Transportation: we drove from Indiana to New Orleans to catch the cruise. Going down, terrible rain resulted in a 14 hour trip. After the cruise, the weather was fantastic and because it was New Years Eve, the roads were empty - no truckers. We got home in a little over 12 hours. Hotel: We stayed 2 nights prior to the cruise at the Hampton Inn Convention Center in New Orleans. This is not your typical "chain" hotel. Local ambiance, great fitness center, breakfast was wonderful, self laundry, exceptional proximity to pier - we walked to it. Valet parking only - $29 per night. Less than a mile walk to French Quarter. Parking: We parked at Fulton Street parking garage for $12 per night for cruisers. It is a 1 block walk from the hotel to the parking garage. It is 2 blocks from the garage to the cruise port. Easily walkable with rolling luggage. Cruise Embarkation: So very easy - took perhaps 15 minutes to get registered, etc. Waited for about 15 minutes to be allowed on the ship - we were in the first group to board the ship. Went right to Windjammer and "camped-out" while we ate and explored the ship. Note: the stateroom hallways were blocked off 'till 1:00pm. We could explore all of the public spaces though. It was way too cold to use the swimming pools, but we saw a few brave souls in the hot tubs! Security/Luggage: Luggage did not arrive prior to first seating dinner. We got 4 of the 6 bags around 8pm. I packed a clothes steamer on one bag and held my bag. I scoured all of the travel documents and nowhere did it state that I couldn't bring a steamer - it says no irons. I was so angry that I didn't get my luggage because of this. The security people wanted to keep my steamer, I said No Way! I told them that I use it for medical reasons to steam my nose and they let me have it back. This is a completely stupid rule from RCCL and is a reason that I may not travel with them in the future. Cabin: Small, inside, no natural light. This is exactly what we paid for so we were not disappointed or surprised. There as so many cubbies and places to store stuff. Our family of 4, over-packed, and still fit everything in the small room. We stored our luggage under the bed. We took giant trash bags to keep our dirty clothes in. Made great use of the in-room safe. The coffee table was in the way so we just stored it in the closet and gained additional storage room by doing this. Took command 3 storage clips to hang on walls for extra storage but didn't end up needing them after all. Cabin Attendant: Wonderful! So nice. The first day he met us and even presented us with his business card. We got towel animals every night. He had to work extra hard because we had an accident on the bed. No problem, he took care of everything and told us not to worry about a thing. Food: MDR food was not so good on the first few nights but got better at the end of the week. Best meals were, Garlic Tiger Shrimp, Onion Tart, Angel Food Cake with Strawberries. Overall, the appetisers were great and the desserts were not so great. The main meals were hit and miss. Did not eat lunch in the MDR. Ate breakfast in the MDR 1 day - not so good, we preferred Windjammer for breakfast. Windjammer had typical buffet food. Totally enjoyed the french fries! Also, on one afternoon around 3pm they had chocolate croissants that were great - never saw them again. Promenade: learned late in the cruise that on level 5 during lunch they have lunch stations. We enjoyed the Nachos, Ribs, and Bananas Foster! Yum. The Cafe Promenade is open 24 hours a day. This place is really strange. You can self serve for drinks but have to ask for someone to give you muffins, pizza, pudding, etc. One guy who worked here in the morning was a total jerk - the only employee that we came across the whole week who was like this. MDR Service: Exceptional! No other way to say it. They work so hard to please you. Could not have been any happier! Best part of the entire cruise was the service we received from the MDR staff! Great Job!!!! Drinks/Ice/Ice Cream: Wish you could access water, tea, lemonade at more places around the ship. We drink tons of water and had to go to Windjammer or Cafe Promenade to get it. Also, we like ice in our stateroom - you get this through room service - sort of strange to do this. Coffee stations at the ends on floor 11 ran all day. We get up really early, like 4am, and had to go to Cafe Promenade to get coffee. Ice cream stations also at the ends of floor 11 - for some reason these are only open from around 11am to around 6pm or so. Bar service was good. Servers continually walk around the pool decks to get your order. Drinks were good - average price. Entertainment: Really bad. Most shows say that they were produced by the Cruise Director so perhaps he just isn't that great of a producer or something. Ice skaters were ok. Movie musical review was horrible. Last night performance was really bad. I've seen tons better at Club Med!!! On-board Activities: Sports court: Always busy, this place could use some love and refurbishment. They need drinking stations here. The water fountain is useless when the boat is moving the water just sprays in the air and not in your mouth. Rock climbing was the best. Basketball courts were always in use! The putt-putt is in need of renovations and is a bit dangerous when small kids don't know how to play. They can and do drive the ball from the putt-putt course clear to the rock climbing wall. They had a funky roller blading area that was never open when we went there. Demonstrations/Talks: We attended the napkin folding session - was pretty lame. The talk with the crew was really good though. Ice skating rink was cool, really enjoyed this. Santa came to visit, this was a nice touch and all of the kids got a little present while the adults got loaded on eggnog! Arcade: Always busy and fun. Children's club: Easy enough to register for, my son just didn't want to be there much - he went 2 times and had a good enough time. Getting off the ships for ports-of-call: Cozumel and Jamaica both have piers so it is easy and quick. Grand Cayman uses small boats and let's just say that RCCL needs to improve this whole process. First, you have to wait in line for an hour to get a "number" to get off the boat. Then, you have to go sit in a public space for over an hour before your number is called. We were in the 2nd boat to leave the ship and we didn't get off the boat 'till after noon! This should and absolutely could be a better experience for all. Disembarkation: We took our own luggage off the ship. They began letting this group off at 7:15am. We were through customs, met by the Fulton Street van, driven to the parking garage, in our van and exiting the parking garage at 7:36am. So easy! Would I cruise on this ship again? Probably not - we've been there done that now. If I ever cruise again it would probably be on one that has more ports of call like Alaska. With 3,600 guests and over 1,200 employees, it was a crowded cruise. Too much time waiting around and hideous on board entertainment. I was happiest when I was at the port of call. Read Less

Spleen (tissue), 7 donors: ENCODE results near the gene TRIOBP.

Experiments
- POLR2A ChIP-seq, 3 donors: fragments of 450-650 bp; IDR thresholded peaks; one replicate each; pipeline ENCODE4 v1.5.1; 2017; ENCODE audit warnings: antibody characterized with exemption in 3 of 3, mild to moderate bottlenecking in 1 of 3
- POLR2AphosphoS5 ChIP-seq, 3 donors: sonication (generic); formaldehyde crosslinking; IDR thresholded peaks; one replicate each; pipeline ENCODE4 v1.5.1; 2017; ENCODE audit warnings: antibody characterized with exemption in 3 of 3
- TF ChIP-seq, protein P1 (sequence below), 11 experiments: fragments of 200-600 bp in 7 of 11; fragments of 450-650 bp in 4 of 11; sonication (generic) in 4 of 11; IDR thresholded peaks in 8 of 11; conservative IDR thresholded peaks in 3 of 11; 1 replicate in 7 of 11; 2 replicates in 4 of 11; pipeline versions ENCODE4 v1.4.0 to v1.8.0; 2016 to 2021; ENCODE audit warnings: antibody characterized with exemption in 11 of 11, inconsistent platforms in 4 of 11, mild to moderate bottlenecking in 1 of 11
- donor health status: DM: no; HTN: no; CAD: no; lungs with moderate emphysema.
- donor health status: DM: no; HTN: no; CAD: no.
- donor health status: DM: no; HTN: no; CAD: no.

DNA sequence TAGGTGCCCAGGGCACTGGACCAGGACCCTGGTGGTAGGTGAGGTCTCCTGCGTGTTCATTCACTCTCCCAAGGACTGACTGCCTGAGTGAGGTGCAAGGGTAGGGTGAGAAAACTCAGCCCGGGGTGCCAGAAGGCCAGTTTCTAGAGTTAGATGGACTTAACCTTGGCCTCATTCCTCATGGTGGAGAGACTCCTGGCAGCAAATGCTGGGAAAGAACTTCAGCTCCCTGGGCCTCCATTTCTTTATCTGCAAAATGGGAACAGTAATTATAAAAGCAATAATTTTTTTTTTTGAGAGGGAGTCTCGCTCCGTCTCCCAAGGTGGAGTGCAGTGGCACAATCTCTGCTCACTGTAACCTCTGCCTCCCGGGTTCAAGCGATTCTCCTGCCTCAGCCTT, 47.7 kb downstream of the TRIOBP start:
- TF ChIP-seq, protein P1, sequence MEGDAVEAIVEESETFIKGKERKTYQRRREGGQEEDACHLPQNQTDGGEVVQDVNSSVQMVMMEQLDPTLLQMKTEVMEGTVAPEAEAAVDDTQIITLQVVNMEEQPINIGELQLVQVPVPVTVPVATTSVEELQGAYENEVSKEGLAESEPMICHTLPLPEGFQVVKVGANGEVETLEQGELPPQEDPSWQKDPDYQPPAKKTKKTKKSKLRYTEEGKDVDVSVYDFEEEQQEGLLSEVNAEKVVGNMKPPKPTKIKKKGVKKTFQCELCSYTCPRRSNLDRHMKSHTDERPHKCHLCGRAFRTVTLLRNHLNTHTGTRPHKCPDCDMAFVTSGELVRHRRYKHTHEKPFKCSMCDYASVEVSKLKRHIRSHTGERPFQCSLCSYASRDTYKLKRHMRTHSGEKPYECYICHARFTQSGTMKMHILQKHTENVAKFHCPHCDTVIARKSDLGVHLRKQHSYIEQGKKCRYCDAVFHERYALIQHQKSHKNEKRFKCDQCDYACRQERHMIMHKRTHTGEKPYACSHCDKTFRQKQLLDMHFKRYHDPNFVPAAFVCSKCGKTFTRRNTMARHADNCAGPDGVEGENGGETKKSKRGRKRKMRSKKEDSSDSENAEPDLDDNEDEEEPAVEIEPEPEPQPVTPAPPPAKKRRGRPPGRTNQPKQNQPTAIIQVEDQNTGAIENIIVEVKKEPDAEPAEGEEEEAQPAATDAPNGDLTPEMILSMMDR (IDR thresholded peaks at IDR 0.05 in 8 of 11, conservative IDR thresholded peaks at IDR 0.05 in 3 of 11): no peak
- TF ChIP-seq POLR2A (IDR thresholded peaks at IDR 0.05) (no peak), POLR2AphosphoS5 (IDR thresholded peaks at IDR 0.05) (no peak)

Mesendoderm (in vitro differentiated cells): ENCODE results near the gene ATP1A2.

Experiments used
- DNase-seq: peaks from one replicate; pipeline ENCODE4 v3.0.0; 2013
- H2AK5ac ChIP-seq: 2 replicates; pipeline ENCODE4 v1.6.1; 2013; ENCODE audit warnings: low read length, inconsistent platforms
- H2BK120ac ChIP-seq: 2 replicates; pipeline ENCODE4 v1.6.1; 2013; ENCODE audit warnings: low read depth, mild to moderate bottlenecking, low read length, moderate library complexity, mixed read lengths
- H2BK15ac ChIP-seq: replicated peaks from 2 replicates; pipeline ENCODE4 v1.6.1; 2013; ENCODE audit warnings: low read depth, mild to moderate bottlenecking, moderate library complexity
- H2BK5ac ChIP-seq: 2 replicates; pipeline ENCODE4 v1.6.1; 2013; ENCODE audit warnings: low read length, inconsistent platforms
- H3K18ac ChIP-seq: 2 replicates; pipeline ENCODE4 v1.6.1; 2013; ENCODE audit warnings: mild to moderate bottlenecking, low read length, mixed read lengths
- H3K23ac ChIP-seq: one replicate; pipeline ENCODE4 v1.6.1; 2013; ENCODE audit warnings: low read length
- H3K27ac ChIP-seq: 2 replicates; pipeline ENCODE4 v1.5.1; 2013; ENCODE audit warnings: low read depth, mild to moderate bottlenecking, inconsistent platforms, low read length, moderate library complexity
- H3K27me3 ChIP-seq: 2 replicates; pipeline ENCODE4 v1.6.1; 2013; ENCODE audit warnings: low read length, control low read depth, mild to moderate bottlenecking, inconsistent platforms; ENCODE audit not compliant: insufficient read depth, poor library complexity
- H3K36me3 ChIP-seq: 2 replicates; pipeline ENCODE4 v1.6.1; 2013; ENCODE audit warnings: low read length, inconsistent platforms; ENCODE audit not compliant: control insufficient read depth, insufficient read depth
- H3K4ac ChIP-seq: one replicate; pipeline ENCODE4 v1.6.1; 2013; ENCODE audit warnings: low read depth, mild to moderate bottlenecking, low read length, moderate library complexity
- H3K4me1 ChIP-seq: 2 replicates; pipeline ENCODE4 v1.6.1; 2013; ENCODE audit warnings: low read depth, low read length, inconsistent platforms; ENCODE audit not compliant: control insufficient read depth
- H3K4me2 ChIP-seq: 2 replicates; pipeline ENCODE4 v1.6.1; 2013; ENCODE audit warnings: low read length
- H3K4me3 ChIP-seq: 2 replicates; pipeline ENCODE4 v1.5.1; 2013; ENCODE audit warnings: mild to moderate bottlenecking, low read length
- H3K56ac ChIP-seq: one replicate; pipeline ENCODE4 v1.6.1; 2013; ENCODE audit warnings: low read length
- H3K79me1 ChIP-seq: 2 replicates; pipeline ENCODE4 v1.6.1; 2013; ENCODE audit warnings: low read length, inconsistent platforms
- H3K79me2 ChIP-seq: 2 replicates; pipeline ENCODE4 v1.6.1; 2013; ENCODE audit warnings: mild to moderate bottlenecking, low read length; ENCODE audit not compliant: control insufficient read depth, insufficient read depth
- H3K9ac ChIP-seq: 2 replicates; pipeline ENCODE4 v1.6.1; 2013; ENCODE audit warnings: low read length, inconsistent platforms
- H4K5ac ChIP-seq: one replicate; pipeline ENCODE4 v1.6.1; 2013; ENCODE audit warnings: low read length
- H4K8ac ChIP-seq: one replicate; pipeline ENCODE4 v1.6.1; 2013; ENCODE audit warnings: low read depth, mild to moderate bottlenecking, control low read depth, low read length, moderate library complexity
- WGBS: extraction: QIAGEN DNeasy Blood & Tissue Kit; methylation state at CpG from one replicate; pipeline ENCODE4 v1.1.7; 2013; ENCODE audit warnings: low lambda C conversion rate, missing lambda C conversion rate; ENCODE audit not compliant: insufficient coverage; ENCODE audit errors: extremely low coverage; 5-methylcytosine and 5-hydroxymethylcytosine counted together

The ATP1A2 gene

Sail Date December 2011